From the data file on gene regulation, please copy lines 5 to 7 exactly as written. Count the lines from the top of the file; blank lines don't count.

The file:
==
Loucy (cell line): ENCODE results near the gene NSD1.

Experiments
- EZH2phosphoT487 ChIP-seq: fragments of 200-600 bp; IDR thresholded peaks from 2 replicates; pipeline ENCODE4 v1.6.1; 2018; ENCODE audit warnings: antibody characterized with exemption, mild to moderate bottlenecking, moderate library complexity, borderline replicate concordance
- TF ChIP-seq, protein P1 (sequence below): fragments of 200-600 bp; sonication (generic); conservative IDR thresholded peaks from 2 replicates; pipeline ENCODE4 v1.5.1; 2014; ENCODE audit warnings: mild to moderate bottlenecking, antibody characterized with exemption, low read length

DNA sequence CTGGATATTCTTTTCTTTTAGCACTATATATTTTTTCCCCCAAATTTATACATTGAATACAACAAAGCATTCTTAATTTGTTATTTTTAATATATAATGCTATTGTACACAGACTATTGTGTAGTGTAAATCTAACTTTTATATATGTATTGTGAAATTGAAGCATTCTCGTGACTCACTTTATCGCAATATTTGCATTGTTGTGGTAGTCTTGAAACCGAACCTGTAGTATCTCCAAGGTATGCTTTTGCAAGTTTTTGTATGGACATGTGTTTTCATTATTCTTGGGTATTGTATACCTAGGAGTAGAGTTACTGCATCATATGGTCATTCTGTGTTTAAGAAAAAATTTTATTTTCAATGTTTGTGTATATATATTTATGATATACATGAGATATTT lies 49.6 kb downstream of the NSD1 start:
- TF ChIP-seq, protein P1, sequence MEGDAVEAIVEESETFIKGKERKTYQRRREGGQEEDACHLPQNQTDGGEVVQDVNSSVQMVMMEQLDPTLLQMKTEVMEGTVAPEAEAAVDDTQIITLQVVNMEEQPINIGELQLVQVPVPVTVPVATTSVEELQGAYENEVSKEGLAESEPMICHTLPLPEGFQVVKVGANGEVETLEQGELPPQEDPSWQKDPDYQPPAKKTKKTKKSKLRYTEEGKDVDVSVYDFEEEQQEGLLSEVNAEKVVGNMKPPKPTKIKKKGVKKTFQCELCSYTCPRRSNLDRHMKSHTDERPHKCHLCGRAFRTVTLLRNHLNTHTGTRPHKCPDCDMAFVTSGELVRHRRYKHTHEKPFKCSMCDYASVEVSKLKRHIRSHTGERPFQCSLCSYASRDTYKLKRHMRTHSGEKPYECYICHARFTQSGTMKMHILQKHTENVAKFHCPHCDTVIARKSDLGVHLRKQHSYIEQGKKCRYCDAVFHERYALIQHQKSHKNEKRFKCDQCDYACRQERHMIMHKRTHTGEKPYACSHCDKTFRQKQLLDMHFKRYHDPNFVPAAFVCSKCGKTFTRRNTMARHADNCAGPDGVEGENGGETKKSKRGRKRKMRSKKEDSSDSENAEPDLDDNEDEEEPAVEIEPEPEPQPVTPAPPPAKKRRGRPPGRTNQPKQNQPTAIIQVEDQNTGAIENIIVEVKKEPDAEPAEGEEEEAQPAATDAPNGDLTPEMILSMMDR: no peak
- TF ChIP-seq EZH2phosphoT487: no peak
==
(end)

DNA sequence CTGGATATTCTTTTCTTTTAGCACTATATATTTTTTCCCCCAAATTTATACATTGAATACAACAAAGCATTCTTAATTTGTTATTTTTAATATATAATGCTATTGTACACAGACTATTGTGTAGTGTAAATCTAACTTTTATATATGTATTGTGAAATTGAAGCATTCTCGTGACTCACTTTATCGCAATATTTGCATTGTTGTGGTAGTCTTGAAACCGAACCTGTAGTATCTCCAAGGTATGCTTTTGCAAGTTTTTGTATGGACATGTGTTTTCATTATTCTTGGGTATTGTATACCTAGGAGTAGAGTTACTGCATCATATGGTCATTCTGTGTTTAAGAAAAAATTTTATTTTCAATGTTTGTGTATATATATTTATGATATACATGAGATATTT lies 49.6 kb downstream of the NSD1 start:
- TF ChIP-seq, protein P1, sequence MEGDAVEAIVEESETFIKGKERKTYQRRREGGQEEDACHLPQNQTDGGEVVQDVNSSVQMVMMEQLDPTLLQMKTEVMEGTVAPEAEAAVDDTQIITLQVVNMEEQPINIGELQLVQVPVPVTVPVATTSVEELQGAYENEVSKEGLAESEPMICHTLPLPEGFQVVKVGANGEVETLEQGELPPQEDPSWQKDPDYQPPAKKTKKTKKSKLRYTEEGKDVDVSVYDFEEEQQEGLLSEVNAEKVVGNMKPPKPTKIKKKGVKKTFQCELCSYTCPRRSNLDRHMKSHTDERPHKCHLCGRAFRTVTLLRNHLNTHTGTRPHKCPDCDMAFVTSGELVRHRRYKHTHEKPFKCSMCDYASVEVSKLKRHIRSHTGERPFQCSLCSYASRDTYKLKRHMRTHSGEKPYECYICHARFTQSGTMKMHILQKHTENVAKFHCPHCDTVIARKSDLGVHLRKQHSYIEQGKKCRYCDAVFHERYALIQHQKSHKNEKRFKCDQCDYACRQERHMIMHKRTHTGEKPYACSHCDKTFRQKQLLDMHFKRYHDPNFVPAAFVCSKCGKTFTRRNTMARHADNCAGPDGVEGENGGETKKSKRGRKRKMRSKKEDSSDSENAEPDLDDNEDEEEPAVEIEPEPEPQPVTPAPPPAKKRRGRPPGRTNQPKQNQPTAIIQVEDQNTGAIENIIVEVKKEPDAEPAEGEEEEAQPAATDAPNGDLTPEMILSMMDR: no peak
- TF ChIP-seq EZH2phosphoT487: no peak